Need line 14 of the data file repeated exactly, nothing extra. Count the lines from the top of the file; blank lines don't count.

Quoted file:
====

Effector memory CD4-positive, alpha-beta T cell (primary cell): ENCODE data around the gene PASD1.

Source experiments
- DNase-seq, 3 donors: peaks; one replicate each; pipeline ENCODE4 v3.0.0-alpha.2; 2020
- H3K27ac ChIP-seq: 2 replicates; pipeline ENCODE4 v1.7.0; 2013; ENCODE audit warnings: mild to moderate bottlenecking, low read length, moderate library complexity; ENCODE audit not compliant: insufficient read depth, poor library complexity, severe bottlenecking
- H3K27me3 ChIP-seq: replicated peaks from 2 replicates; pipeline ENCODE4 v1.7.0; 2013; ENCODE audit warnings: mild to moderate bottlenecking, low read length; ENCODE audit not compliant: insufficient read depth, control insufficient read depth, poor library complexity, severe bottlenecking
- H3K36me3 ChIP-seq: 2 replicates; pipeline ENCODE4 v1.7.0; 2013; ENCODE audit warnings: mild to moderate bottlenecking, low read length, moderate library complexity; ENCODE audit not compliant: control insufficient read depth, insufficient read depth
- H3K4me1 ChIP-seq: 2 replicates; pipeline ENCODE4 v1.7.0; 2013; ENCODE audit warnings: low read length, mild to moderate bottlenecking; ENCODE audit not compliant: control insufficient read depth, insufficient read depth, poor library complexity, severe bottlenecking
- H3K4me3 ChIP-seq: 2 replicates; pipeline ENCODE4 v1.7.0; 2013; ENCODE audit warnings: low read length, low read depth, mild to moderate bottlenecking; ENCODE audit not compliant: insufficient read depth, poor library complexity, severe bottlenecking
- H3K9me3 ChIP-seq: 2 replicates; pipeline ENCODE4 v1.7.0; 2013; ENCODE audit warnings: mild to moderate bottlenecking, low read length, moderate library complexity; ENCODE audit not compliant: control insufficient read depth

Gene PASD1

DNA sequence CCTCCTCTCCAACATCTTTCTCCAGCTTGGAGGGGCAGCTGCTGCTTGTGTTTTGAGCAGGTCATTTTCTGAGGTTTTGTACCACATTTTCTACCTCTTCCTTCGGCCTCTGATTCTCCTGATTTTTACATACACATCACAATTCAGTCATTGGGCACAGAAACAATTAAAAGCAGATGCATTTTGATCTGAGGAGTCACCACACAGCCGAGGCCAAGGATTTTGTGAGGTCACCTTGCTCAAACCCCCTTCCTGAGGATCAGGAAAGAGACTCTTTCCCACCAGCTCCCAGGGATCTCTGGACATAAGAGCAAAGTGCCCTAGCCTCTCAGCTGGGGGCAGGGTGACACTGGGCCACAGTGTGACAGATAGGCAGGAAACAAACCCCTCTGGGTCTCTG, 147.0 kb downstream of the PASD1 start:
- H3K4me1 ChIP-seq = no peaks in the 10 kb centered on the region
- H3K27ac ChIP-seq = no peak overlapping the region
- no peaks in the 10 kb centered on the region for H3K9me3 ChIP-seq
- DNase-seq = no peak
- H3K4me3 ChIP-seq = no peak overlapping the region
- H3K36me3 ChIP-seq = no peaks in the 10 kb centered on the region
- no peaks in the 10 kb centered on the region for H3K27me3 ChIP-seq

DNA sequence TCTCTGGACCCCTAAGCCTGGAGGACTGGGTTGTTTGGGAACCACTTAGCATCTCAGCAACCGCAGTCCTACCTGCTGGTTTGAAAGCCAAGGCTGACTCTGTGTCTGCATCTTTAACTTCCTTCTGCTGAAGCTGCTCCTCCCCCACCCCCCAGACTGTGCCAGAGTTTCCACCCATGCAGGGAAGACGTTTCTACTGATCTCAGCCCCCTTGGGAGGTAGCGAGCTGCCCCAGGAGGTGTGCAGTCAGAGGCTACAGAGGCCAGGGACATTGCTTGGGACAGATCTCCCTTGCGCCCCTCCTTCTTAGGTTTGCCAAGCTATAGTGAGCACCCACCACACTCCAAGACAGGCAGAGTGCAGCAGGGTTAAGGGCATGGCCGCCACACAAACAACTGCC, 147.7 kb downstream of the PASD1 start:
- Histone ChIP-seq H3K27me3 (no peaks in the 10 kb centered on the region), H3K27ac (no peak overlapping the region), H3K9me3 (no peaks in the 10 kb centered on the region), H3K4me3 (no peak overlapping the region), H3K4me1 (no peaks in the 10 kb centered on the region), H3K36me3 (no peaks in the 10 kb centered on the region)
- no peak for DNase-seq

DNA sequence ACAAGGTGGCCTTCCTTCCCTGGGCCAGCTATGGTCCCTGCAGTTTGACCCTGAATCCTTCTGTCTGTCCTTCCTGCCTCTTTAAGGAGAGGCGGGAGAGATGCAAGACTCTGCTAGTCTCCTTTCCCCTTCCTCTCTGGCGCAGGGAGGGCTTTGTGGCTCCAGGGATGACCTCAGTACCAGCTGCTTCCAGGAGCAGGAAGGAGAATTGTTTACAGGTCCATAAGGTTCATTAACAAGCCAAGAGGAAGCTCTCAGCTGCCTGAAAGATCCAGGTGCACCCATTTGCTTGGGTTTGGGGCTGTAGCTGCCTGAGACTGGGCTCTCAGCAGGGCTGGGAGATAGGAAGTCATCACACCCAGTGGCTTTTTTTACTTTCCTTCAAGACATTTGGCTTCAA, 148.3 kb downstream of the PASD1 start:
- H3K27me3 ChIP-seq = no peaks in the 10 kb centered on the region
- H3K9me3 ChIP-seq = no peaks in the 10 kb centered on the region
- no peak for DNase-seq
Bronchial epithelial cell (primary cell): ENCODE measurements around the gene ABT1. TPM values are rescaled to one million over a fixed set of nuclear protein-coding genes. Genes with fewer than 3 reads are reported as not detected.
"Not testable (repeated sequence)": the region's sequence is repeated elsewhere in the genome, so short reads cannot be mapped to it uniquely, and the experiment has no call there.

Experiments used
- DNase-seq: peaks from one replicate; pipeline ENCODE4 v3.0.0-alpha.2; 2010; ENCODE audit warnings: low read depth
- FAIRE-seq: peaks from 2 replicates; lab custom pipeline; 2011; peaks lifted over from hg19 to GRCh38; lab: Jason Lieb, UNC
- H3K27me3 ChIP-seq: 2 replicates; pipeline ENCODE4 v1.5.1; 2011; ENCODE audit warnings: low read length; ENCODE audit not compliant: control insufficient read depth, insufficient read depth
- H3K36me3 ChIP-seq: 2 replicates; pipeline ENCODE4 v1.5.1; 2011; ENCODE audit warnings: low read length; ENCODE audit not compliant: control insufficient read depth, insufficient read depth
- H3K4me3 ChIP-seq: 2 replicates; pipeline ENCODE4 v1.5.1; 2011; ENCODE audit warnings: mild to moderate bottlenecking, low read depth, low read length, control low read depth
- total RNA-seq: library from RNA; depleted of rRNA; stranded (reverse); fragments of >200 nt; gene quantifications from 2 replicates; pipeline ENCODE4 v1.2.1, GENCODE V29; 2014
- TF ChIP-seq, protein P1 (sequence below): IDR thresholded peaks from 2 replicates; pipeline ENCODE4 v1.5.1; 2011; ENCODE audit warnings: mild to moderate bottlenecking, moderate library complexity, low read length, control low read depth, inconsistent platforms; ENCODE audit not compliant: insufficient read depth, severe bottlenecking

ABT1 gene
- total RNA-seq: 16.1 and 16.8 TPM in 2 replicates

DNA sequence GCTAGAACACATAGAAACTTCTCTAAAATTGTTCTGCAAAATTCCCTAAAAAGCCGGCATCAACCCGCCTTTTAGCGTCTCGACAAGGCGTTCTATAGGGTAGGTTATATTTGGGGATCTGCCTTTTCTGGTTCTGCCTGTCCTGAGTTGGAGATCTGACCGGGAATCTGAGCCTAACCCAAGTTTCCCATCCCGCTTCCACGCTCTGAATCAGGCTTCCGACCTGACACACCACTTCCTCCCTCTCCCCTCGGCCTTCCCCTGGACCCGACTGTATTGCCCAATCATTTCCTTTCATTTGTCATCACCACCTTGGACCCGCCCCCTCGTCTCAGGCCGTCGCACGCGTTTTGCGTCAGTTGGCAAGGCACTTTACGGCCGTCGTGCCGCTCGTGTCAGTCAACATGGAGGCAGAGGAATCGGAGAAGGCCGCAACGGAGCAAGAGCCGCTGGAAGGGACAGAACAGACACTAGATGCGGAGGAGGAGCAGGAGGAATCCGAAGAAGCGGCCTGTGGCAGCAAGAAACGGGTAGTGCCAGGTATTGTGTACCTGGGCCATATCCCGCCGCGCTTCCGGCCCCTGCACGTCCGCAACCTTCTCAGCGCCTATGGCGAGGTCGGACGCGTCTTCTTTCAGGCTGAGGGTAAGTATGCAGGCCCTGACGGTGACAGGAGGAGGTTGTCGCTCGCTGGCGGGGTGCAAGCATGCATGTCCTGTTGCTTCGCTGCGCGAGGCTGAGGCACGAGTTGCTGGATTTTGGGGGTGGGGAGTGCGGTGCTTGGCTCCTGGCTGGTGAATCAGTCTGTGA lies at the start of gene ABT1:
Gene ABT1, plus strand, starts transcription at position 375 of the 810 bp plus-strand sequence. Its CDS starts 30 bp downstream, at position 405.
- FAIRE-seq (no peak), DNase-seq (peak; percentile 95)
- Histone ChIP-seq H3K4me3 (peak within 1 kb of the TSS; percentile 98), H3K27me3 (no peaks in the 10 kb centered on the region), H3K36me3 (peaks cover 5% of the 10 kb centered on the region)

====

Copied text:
- no peaks in the 10 kb centered on the region for H3K9me3 ChIP-seq